In what they described as a special statement, Heads of State of Caricom and Cuba today condemned the application of a US law which prevented the Hilton Hotel in Trinidad from hosting a conference at which Cuban President Raul Castro was to be present.
A statement issued by the Caricom Secretariat said “We the Heads of State and Government of CARICOM and Cuba gathered for the Fourth CARICOM-Cuba Summit in Port-of-Spain, Trinidad and Tobago are affronted by the intrusion of the United States against the sovereignty of Trinidad and Tobago. This is a unilateral and unwarranted extra-territorial application of the United States Helms Burton Law which is contrary to the United Nations Charter and to international law. It also flies in the face of the annual overwhelming rejection of this policy by the United Nations General Assembly.
“We reject the intervention of the US authorities which prevented the hosting of the CARICOM-Cuba Summit at the Hilton Hotel. This was one more demonstration of the injustice of the United States embargo and its harmful impact on the daily life of the Cuban people. On this occasion the extra-territorial action could have impacted on the success of the Summit, but thanks to the commitment and solidarity of the Member States of the Caribbean Community we can celebrate an outcome which reinforces the strong fraternal bonds between CARICOM and Cuba.”
The summit opened on yesterday at the National Academy for the Performing Arts (NAPA), Port of Spain.
On Tuesday, Hilton Trinidad general manager Ali Khan read to the Trinidad Express a statement from Hilton Worldwide, which stated that the US-based company was subject to restrictions regarding the trade embargo between the US and Cuba, and provision of services to Cuba without a special licence could result in “significant civil and criminal penalties”.
The legislation in question is the Helms-Burton Act, signed in 1996 by then US President Bill Clinton, which placed further restrictions upon US citizens and companies doing business with or in Cuba.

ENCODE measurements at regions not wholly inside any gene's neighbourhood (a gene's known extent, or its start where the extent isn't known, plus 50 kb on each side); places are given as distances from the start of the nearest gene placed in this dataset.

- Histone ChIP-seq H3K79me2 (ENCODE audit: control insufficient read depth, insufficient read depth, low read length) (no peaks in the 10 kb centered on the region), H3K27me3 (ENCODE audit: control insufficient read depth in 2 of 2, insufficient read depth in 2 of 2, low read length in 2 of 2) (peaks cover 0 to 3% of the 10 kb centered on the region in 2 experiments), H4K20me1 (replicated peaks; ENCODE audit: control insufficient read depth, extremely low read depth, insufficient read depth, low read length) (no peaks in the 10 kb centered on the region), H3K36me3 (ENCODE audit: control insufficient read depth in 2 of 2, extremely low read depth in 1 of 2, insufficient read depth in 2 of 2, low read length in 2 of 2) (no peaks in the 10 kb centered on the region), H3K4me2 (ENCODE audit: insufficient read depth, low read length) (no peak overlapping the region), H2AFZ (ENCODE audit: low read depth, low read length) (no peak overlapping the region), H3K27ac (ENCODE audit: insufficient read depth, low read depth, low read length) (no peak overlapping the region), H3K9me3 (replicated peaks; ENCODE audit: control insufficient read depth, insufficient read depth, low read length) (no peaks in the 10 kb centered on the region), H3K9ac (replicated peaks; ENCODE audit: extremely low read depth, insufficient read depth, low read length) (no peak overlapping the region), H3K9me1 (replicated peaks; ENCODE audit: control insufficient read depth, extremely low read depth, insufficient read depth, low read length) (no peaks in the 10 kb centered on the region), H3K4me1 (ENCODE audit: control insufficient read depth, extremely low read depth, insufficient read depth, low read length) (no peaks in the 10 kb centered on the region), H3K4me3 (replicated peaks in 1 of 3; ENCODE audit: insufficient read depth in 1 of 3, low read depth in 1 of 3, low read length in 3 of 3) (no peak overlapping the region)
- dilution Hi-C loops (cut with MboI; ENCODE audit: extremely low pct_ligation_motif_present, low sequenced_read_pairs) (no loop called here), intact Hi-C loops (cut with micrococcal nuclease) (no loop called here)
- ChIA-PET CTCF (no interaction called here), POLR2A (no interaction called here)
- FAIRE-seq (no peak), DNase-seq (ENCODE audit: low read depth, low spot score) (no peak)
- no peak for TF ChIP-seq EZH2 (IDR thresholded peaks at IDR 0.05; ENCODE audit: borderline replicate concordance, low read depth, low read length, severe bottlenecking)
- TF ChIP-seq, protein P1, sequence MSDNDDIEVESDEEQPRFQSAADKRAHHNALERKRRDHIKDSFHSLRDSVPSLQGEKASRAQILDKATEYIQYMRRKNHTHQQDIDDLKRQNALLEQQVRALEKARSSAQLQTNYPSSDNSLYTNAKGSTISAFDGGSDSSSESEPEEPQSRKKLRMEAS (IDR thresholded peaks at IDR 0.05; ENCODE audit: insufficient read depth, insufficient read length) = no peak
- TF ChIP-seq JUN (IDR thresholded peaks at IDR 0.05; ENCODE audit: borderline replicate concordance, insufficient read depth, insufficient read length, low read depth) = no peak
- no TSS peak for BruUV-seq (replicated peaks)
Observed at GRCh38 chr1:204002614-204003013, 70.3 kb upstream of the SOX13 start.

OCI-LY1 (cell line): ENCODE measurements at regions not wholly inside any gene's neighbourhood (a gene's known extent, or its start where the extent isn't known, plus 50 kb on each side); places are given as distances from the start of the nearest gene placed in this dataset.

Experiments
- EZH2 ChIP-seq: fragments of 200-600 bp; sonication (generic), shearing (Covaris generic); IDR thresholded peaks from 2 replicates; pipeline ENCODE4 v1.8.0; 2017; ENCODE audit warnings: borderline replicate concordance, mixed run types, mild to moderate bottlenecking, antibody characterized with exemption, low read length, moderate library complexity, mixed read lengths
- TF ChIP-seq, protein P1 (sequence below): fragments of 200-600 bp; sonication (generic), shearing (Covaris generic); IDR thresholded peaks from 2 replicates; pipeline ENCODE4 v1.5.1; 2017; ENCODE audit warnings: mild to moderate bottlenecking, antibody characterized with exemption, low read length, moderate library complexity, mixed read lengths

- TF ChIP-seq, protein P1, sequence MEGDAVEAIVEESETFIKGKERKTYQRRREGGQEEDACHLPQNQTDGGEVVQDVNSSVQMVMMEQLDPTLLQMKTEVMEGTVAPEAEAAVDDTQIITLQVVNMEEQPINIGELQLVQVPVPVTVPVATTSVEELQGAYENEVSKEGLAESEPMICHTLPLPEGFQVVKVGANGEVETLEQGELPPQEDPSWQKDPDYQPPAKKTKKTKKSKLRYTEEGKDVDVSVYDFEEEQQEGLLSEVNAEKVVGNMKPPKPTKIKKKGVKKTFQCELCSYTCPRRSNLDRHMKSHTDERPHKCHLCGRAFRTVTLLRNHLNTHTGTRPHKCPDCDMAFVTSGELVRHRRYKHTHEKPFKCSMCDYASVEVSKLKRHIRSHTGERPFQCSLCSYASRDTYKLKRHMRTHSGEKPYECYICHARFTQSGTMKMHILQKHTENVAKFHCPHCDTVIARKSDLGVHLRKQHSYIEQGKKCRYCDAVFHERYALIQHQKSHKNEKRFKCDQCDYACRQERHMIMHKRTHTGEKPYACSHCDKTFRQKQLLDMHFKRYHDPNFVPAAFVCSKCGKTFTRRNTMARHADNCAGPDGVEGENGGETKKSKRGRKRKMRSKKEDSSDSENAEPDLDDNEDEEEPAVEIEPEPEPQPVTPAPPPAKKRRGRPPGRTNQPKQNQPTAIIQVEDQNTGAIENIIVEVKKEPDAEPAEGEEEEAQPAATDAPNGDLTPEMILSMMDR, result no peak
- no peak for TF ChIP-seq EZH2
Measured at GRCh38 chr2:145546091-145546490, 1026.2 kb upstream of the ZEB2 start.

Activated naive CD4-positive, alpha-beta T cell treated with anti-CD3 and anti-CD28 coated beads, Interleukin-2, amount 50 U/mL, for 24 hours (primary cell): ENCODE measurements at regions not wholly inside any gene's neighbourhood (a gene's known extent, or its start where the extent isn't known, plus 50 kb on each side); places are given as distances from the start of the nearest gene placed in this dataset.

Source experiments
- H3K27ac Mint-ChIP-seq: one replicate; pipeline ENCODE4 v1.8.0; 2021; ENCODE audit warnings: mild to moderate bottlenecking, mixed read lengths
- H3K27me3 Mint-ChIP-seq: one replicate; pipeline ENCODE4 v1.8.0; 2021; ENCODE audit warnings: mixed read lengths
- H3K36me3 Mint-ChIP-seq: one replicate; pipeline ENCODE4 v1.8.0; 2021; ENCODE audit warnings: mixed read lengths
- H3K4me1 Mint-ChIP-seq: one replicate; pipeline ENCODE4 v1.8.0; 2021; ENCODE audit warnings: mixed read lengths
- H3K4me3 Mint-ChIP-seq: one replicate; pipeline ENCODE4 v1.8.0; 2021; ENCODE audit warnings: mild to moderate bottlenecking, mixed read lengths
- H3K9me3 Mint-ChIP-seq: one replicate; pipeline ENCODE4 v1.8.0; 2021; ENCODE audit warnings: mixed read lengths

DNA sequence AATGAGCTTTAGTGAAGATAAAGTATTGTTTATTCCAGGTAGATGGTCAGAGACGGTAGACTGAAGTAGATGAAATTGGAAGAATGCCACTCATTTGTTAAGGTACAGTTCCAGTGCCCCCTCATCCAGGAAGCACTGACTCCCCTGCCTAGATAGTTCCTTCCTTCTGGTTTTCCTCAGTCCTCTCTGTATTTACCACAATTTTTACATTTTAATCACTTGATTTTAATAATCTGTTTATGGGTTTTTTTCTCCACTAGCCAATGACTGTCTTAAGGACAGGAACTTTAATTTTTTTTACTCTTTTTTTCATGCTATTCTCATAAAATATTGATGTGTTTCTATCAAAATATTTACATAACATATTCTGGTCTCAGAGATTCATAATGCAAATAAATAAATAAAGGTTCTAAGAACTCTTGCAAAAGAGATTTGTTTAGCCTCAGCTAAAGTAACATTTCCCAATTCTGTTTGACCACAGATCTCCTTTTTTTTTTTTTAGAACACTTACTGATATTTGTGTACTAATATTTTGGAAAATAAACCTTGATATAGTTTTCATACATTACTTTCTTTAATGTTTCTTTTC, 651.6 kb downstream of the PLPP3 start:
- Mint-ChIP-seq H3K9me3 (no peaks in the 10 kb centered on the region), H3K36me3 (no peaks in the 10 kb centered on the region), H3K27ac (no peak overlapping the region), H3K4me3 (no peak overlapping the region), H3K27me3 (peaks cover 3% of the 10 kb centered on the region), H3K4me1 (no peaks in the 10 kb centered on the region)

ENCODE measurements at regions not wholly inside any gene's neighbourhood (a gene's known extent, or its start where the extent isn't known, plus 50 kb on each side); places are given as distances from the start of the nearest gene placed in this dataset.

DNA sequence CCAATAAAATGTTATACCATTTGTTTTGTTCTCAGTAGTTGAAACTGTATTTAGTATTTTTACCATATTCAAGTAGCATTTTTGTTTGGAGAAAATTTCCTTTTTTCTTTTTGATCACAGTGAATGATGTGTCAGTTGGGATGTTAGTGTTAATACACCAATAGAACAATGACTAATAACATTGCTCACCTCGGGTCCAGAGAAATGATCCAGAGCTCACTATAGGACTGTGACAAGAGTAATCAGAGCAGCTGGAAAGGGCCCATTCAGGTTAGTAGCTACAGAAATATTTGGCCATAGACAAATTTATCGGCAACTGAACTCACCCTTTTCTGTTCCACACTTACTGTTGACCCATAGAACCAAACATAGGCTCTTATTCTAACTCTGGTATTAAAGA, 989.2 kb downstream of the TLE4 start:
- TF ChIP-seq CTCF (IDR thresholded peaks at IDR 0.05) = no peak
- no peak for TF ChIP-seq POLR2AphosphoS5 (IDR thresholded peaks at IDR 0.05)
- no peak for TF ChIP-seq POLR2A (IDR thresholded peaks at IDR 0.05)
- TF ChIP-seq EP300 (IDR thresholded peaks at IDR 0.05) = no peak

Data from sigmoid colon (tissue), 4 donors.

Hilton Worldwide, according to the Express, stated that though working with appropriate governmental agencies in the US and Trinidad and Tobago, the US Government informed them that the licence would not be granted for the summit.
Embassy acting public affairs officer Alexander McLaren, however, told the Express on Thursday via e-mail and telephone interview that, to his understanding, the licence is pending and the only reason the Hilton did not get it is because they had not applied on time.
He reported that the Hilton application for a licence to host Cuban nationals was dated November 23 and the Office of Foreign Assets Control—a department of the US Treasury—received the application on November 28. He said the hosting of Cuban nationals at the summit was a complex issue that was being examined and “which will likely take time to resolve”.
Foreign Affairs Minister Suruj Rambachan, speaking on the issue following the arrival of Castro at the old airport terminal in Piarco, said, “The US, I suppose, are within their rights to carry out what they have done in terms of the Helms-Burton law, having their tentacles stretching out here in Trinidad and Tobago as well as the Caribbean.”
He noted that they had the alternative arrangement with NAPA in place and the Hyatt Regency, Marriott and Crowne Plaza also could not have been used due to the same restriction. “And I think eventually we will have to see in a wider global sense and as part of the community of the Caribbean that you cannot keep a policy of exclusion for too long,” he added.
On Wednesday night on CNC3 television, Prime Minister Kamla Persad-Bissessar said she will not get involved in United States foreign policy.
Persad-Bissessar made the statement when questioned at the airport about the Hilton Trinidad’s decision to deny permission for the hosting of the conference.
“They seem to have some kind of regulation. On our enquiries, I am advised that they have some kind of regulation which prevents any US-owned asset or partly-owned asset from accommodating Cubans. It is clearly a foreign policy of the US and I will not comment on their foreign policy. They are a sovereign nation and they are entitled to govern as they see fit,” Persad-Bissessar said.
Meanwhile, newly elected Guyanese President Donald Ramotar is lobbying for the inclusion of Cuba in hemispheric affairs.
According to the Government Information Agency, Ramotar sent a message to the two-day meeting in Trinidad which was read by Foreign Affairs Minister Carolyn Rodrigues.
In his statement Ramotar again called for the lifting of the US embargo against Cuba. He said the summit will provide the opportunity to review the existing programme of cooperation between CARICOM and Cuba and acknowledged the proposals made by Cuba that can give added impetus to the two countries’ relations.
“This gesture is a further demonstration of Cuba’s continued commitment to assist – through both bilateral and regional programmes – the economic and social development of our countries, despite the several challenges facing the Cuban people. My Government is especially grateful to the Government and people of Cuba for the selfless and valuable contribution to the development of our country and to the welfare of its people,” President Ramotar said.